In accord with another important feature of this invention, the echo pulrranged top-ass througlpa filter circuit ptvidedi'ri the receiver and adapted to be tuned manually or automatically to a frequency having a p enofif 'eifcl'l msftnslhetween tircurssssise ones o Iiclipi j s'gl'idcr these conditions, when the cho pLilss-he passed to the lter circuit, the circuit will only pass that frequency corresponding to the frequency defined by the period of the time interval to provide an output sine wave. The period-I of this output sine wave thus defines accurately the time interval between successive echo pulses. More importantly, the filtering aspect ofthe circuit wherein only an output sine wave of a period corresponding to the time interval between proper longitudinal wave echoes results, serves to eliminate from the output of the receivei-Vv spuriotis" s i 'g'nzils'iF trarifsverse wave echoes occurring-in ditferent time positions.

The apparatus of the invention further contemplates additional unique circuitry for rendering the system accurate and reliable. particularly when extremely thin material is to be gauged.

A better understanding of the method and apparatus of this invention will be 'nad by now referring to one embodiment of the system as illustrated in the accompanying drawings, in which:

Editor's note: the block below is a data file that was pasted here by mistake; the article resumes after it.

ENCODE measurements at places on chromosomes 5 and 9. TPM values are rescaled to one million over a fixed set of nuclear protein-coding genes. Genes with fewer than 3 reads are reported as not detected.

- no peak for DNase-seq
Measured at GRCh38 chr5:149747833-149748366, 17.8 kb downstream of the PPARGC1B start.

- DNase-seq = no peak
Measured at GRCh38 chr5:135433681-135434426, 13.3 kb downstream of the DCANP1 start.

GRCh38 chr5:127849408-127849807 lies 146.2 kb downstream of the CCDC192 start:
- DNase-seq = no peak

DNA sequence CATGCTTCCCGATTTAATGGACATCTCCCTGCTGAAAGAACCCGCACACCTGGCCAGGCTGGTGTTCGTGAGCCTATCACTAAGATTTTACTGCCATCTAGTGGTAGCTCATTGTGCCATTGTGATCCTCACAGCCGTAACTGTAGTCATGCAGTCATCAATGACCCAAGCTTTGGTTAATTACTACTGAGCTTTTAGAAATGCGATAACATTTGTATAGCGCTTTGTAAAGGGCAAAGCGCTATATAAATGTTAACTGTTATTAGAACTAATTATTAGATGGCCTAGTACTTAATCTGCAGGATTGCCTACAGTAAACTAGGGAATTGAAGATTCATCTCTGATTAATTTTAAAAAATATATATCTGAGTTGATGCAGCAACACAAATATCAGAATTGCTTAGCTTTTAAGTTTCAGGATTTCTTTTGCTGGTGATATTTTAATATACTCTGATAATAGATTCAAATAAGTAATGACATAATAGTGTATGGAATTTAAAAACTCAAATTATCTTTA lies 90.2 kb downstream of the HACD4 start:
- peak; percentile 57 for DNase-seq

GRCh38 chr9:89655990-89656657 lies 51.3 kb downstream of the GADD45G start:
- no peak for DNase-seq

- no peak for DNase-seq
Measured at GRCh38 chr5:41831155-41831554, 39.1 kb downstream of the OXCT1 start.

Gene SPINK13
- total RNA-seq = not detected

FIGURE l is a basic block diagram, partly schematic in form, iilustrating the system for gauging material ultrasonically;`

FIGURE 2 is a detailed block diagram ofthe circuit of FIGURE 1;

FIGURE 3 illustrates a series of wave forms indicated by letters and corresponding qualitatively to the Wave forms that would occur at the correspondingly lettered points in the block diagram of'FIGURE 2;

FIGURE 4 illustrates some of the wave forms of FIG- URE 3 together with additional wave forms on a greatly expanded time scale corresponding to the time interval designated by the double-headed arrow 4 of FIGURE 3 and wherein, again, letters designating the wave forms correspond to letters in FIGURE 2 at those points at which the wave forms occur;